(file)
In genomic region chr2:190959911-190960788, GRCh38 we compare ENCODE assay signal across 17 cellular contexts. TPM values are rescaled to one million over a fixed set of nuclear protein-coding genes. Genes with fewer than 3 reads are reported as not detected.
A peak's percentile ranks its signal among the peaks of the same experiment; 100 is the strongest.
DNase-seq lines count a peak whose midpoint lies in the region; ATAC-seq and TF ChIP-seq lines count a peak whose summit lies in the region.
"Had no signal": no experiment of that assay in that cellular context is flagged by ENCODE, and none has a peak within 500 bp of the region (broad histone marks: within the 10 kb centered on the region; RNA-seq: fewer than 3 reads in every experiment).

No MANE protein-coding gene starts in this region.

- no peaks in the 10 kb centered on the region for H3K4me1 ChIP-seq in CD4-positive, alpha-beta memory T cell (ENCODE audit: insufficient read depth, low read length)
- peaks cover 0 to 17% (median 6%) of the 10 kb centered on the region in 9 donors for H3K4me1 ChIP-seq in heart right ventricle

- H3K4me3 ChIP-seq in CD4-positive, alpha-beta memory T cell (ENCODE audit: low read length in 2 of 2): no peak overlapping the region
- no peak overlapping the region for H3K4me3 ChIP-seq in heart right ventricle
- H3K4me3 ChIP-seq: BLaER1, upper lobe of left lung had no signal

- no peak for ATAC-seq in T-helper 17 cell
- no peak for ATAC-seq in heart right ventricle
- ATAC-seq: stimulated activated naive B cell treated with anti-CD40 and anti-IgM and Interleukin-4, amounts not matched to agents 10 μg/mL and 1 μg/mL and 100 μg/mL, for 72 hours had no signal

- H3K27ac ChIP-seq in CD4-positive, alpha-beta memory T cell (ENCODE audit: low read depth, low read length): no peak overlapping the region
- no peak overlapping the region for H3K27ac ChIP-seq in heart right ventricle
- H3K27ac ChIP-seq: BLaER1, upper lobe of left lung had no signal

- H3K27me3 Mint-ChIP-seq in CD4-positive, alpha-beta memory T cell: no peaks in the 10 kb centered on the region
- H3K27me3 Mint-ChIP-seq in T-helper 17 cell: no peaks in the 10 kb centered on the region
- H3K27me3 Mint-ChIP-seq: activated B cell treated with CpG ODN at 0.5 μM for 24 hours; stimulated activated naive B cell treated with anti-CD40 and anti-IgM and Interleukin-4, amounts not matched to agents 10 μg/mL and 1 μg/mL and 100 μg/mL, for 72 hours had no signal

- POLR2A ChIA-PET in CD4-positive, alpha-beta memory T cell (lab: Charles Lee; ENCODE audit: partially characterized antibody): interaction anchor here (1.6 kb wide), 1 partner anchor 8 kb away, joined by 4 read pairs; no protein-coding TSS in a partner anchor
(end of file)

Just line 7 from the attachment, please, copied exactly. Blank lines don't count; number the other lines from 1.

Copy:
- peaks cover 0 to 17% (median 6%) of the 10 kb centered on the region in 9 donors for H3K4me1 ChIP-seq in heart right ventricle